In this class, you’ll learn how to build complete enterprise-grade solutions, including:

  • Selecting the right commercial-grade vehicle
  • Selecting best sensors, hardware and software apps
  • Bringing it all together with an operating system to help businesses meet regulatory and insurance requirements, integrate with existing business processes and systems, and scale operations.

Don walked us through what an enterprise-level UAV program workflow should look like. Ultimately, thinking through each angle of the flight to final report processes and checks and balances and being able to operationalize them in a scalable and safe way is what makes or breaks UAV technology in the enterprise.

Really enjoyed Don’s presentation and methodology!

At the end of the day, you can’t just be a good UAV pilot and expect to make money. You need to pick your niche, evaluate your market, know how to market and sell to clients, and how to conduct your operations in an efficient and safe way.

Industry Innovations and Projections

I particularly enjoyed hearing Chris Anderson, CEO of 3D Robotics and former editor-in-chief at Wired Magazine, speak in his keynote address on Wednesday.

Some of my favorite quotes:

  • “We’ve democratized remote sensing.” We’re now putting powerful tools in the hands of ordinary people, and as a results countless applications are beginning to manifest. Hop on Google and start typing drone + INSERT INDUSTRY, and you’ll get a sense of how widespread UAV technology is becoming.
  • “Drones will become more like sprinklers.” Sprinklers were the first smart-home element, and eventually UAV technology will get to a point where we have aerial systems running automatically, in the background, sending us data and what not.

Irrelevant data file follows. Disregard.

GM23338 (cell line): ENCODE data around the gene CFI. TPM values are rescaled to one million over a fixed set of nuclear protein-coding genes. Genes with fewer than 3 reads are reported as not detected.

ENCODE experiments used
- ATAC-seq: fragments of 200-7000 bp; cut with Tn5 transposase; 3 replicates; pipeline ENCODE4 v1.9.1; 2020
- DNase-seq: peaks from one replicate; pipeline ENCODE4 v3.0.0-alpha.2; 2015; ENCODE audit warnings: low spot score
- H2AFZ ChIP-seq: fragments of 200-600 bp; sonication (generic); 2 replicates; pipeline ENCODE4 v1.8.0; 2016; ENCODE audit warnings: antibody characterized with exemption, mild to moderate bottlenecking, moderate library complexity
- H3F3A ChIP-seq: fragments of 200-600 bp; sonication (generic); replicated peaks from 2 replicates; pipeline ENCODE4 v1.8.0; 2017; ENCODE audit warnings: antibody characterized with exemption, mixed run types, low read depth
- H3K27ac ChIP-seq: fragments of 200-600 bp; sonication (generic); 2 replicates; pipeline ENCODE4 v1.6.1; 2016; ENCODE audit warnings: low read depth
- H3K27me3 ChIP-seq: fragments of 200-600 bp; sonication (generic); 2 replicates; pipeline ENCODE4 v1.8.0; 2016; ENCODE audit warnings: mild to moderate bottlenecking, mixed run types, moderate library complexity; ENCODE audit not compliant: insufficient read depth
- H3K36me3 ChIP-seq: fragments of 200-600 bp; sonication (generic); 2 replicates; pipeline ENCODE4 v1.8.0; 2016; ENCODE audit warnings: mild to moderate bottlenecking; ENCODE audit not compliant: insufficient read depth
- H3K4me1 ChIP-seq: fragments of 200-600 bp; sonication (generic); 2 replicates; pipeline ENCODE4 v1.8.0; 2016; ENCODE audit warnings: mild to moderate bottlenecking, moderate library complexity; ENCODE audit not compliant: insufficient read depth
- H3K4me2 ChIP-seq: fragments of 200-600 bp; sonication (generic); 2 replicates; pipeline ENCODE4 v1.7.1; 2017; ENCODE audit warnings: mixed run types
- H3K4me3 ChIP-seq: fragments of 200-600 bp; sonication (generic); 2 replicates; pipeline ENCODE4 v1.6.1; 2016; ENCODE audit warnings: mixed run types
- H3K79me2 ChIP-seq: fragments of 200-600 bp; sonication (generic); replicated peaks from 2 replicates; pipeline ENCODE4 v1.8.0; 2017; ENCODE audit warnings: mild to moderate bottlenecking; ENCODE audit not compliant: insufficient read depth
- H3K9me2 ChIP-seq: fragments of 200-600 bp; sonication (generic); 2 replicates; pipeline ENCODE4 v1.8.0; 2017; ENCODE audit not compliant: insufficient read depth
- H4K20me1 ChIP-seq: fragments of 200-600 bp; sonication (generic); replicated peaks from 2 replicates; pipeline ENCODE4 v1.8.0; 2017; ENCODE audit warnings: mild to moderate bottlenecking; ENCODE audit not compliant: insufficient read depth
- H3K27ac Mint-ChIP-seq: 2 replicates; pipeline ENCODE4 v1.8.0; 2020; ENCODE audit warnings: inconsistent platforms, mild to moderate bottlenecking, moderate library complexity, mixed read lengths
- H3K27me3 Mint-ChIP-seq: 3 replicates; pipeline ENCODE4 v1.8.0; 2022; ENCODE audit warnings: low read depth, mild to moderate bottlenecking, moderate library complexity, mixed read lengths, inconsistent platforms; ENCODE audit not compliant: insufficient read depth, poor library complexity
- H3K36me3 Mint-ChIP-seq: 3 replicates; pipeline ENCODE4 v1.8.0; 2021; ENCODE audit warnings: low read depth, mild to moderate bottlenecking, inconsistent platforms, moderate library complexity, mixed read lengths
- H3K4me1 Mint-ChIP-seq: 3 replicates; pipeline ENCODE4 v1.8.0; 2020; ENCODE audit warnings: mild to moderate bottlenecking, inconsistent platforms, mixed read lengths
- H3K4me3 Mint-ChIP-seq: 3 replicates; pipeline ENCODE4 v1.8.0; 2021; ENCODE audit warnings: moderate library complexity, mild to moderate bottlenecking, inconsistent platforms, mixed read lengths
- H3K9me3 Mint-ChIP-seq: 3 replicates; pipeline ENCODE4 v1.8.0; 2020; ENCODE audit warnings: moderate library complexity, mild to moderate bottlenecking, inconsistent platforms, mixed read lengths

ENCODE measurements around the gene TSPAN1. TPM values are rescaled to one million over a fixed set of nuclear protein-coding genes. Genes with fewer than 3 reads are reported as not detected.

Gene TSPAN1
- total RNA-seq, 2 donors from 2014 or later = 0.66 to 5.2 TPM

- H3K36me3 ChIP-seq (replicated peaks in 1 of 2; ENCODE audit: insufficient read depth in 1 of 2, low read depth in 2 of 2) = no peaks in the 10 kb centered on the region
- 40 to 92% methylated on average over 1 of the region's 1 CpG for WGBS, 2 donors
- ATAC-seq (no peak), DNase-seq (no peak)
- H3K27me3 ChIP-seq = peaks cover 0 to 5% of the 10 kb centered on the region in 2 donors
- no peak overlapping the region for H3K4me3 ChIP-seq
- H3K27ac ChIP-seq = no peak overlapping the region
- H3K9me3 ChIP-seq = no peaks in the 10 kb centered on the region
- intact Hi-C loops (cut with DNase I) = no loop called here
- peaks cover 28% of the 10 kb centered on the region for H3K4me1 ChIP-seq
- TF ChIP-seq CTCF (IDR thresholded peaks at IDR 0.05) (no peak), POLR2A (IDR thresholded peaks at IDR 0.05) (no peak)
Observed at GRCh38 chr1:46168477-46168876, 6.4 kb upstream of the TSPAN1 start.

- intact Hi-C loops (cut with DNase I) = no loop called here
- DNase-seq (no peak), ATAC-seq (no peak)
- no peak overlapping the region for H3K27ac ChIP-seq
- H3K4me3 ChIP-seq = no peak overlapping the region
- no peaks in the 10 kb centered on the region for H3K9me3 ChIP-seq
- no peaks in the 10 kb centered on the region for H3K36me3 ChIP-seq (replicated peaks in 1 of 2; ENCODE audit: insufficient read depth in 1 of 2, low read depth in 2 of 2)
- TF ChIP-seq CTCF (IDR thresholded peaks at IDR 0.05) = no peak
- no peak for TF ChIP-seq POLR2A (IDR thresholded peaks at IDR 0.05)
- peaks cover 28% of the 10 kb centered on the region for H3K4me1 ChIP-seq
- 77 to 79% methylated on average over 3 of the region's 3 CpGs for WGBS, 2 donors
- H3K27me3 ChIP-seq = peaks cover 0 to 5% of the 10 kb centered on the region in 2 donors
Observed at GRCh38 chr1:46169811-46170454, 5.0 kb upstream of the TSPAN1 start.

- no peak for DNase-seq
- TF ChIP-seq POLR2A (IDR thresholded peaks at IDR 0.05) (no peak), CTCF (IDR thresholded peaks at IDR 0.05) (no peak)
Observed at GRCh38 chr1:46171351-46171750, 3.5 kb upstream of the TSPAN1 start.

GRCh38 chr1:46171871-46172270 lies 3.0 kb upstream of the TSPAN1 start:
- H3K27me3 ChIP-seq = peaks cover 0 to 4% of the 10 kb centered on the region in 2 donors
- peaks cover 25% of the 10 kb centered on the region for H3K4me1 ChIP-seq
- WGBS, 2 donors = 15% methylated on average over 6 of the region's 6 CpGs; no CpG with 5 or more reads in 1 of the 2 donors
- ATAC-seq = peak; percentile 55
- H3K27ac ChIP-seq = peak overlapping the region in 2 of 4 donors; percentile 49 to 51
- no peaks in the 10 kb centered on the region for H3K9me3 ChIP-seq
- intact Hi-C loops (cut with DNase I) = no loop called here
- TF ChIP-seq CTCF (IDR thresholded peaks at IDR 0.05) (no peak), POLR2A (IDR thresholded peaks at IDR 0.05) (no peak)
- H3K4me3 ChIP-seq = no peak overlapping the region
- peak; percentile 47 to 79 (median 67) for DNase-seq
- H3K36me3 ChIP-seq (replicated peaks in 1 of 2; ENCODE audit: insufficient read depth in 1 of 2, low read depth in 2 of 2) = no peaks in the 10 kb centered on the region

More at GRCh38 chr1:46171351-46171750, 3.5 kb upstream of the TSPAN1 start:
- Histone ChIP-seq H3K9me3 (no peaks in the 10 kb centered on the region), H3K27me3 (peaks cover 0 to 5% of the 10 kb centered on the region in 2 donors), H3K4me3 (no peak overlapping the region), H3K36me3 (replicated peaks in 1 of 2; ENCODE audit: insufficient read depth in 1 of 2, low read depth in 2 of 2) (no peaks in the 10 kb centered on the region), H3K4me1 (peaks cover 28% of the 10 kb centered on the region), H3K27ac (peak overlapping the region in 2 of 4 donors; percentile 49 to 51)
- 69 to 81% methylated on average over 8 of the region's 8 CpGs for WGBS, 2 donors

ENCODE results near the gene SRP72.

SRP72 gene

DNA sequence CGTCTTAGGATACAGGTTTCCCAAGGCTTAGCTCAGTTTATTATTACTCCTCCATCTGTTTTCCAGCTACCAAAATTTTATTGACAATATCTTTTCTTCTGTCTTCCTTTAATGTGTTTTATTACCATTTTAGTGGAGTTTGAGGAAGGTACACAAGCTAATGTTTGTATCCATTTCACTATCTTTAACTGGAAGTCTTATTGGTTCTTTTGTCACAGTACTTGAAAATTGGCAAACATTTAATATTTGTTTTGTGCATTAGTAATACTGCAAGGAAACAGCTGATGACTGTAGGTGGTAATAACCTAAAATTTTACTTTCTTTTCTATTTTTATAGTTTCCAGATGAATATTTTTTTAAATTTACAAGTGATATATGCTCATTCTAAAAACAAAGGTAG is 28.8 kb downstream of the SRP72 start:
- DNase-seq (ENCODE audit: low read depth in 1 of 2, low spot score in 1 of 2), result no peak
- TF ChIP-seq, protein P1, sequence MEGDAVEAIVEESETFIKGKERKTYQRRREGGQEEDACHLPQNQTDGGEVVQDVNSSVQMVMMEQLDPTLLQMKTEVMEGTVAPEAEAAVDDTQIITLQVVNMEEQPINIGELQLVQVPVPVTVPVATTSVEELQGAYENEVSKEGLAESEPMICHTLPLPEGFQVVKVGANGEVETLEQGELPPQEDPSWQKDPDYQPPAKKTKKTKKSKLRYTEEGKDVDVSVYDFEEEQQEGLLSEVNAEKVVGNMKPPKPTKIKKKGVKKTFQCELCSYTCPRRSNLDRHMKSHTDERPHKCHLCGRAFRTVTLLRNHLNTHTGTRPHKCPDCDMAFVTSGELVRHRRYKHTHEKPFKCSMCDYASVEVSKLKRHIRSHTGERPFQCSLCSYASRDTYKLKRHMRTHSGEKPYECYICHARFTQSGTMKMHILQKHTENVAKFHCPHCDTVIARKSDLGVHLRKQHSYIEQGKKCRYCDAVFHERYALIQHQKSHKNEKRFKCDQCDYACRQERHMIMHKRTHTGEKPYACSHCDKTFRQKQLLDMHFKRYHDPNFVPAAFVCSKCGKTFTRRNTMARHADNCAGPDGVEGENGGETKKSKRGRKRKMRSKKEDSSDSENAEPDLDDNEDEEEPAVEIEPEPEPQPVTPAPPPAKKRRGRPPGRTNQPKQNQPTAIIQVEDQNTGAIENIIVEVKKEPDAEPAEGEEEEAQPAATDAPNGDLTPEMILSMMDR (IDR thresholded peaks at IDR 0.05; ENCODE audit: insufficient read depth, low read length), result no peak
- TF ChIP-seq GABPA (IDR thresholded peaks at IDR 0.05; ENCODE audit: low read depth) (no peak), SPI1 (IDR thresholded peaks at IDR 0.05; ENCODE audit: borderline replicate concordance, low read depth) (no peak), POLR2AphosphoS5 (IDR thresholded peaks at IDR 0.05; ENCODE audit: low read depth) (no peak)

• “Drone are not airplanes without pilots. They’re smartphones with propellers.” Other than an automobile, a drone is one of the most complex consumer products ever made.
  • “In 2016, any drone that’s not running Linux on-board will be seen as a toy.” Step it up, drone manufacturers!

We’re an International Community

With conference attendees from all 50 U.S. states and 40+ countries, InterDrone showed us how international the UAV community really is. I met pilots from Colombia, Mexico, France, Germany, and Australia, and I barely scratched the surface of geographies represented there.

dji inspire fly zoneMore and More Industry Players

It’s not just DJI and 3DR.

There’s Ehang, creator of the GHOST Aerial Drone, who just landed $42M in series B funding. And then Intel just pumped $60M into Yuneec, who coincidentally launched their Tornado H920 drone at the conference.

And countless others. Drones just for search and rescue. Turnkey software solutions just for precision agriculture applications. Insurance providers!

The UAV ecosystem is in hyper-growth mode, and it’ll be interesting to see which companies and services last over the next 12-24 months.

Need for Education and Training

Despite positive trends, there are still plenty of buffoons out there giving the UAV industry a bad rap. (Yes, this NYC teacher wrecked his drone at a U.S. Open tennis match.)

It’s not just up to the FAA.

It’s up to all of us to not only follow best practices, but to also push others to do the same.

Whether it’s going through the 333 exemption process, learning to fly a drone safely, or knowing how to take raw footage and turn it into powerful images, video, or data models for your clients, opportunities abound for the aspiring professional drone pilot.

 

The post 7 Key Takeaways from InterDrone Las Vegas 2015 appeared first on UAV Coach.

FAA Names Two New Officials To Lead On Drone Policy

Source: REUTERS
By: David Morgan

A police helicopter

A police helicopter flies past a UAV drone Quadcopter which in west Baltimore, Maryland May 2, 2015.

The Federal Aviation Administration on Wednesday named two new officials to lead its effort to incorporate commercial unmanned aerial systems, or drones, into the U.S. airspace.